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Sinus Arrhythmia: What You Need to Know

Your heart is an incredibly hard-working organ, beating about 100,000 times a day (35 million times per year) to deliver critical oxygen and nutrients throughout your body.  

An irregularity in your heartbeat, which we call an arrhythmia, can be cause for concern, but does this include sinus arrhythmia? Yes and no.

Dr. Van De Bruyn and our team of heart health experts here at Heart Rhythm Associates have an in-depth understanding of the different types of arrhythmias — and there are many, which can make the problem confusing. 

In the following, we take a closer look at sinus arrhythmia and whether the condition requires treatment.

How your heart beats

To better understand an arrhythmia, it’s helpful to quickly review exactly how your heart beats. 

Initiating each beat and keeping rhythm is your sinoatrial node, a group of cells in your upper right atrium. These cells send out electrical impulses that cause your atria to contract, forcing blood down into your ventricles.

This process occurs 60-100 times each minute, which is the range for a normal heartbeat rate.

When an arrhythmia develops, it can lead to:

There are many different types of arrhythmias with different origins, but for the purposes of this discussion, we’re going to focus on sinus arrhythmia.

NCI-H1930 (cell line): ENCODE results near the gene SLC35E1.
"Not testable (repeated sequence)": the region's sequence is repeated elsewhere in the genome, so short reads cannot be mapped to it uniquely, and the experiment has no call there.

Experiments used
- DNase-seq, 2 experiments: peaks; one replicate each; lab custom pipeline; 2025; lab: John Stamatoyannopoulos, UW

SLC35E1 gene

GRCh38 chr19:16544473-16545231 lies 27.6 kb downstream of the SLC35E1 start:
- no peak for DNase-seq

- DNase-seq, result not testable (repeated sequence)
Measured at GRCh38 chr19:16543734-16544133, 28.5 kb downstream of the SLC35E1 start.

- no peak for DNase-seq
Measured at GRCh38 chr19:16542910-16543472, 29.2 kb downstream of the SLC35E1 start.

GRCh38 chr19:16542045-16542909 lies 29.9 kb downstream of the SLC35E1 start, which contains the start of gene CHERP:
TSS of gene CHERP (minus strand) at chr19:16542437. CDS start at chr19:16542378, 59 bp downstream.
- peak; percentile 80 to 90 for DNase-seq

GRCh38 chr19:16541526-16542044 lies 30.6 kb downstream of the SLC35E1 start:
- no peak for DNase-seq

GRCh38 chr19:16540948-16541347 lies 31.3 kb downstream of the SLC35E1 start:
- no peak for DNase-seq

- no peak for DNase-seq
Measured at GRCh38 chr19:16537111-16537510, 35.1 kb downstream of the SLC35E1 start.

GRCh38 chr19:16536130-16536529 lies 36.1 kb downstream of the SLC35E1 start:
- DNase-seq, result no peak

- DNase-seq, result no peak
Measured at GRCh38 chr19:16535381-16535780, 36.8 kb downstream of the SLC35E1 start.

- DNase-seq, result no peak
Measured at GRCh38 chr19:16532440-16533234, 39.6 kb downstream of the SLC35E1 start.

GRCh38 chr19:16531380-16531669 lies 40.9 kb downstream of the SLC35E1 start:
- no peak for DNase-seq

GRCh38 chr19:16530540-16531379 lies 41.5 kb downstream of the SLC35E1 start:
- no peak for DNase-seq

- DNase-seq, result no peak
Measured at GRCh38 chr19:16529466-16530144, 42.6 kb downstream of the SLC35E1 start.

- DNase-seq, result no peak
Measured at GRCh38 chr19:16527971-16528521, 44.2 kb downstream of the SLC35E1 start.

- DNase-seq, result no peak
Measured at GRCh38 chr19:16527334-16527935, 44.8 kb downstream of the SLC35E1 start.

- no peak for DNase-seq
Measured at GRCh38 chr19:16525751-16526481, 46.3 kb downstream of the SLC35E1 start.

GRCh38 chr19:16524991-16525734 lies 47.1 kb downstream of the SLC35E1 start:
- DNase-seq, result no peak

Sinus arrhythmia

A sinus arrhythmia can present itself in several different ways, including:

Respiratory sinus arrhythmia

With this type of arrhythmia, your heart beat is tied to your breathing. When you breathe in, your heart rate increases, and when you breathe out, it slows. Respiratory sinus arrhythmia typically occurs in younger people. It’s often imperceptible and usually not cause for concern.

Sinus bradycardia

If your heart rate falls below 60 beats per minute, this is called sinus bradycardia. If there are long pauses in between your heartbeats, this is a sign of sinus bradycardia along with sinus arrhythmia.

Sinus tachycardia

This type of arrhythmia causes your heart to beat too fast, over 100 times a minute. Sinus tachycardia is usually temporary and largely caused by stress, fever, exercise, or other outside conditions. In most cases, sinus tachycardia resolves itself on its own, but if it doesn’t, it could be a sign of a heart disease.

Signs of sinus arrhythmia

A sinus arrhythmia is tricky to identify because it doesn’t usually present any symptoms and often occurs in younger people. This also means that a sinus arrhythmia isn’t necessarily dangerous, and many people never even know it exists.

But if you’re experiencing heart flutters, a racing heart, or other signs of a heart-related problem (pain, pressure, fatigue), it’s always a good idea to err on the side of caution and come see us. With a simple echocardiogram, we can get a better glimpse at any irregularities in your heart rate and work to resolve the issue.

If you have more questions about sinus arrhythmia, or arrhythmias in general, please contact our office in LIttle Rock, Arkansas, to set up a consultation.

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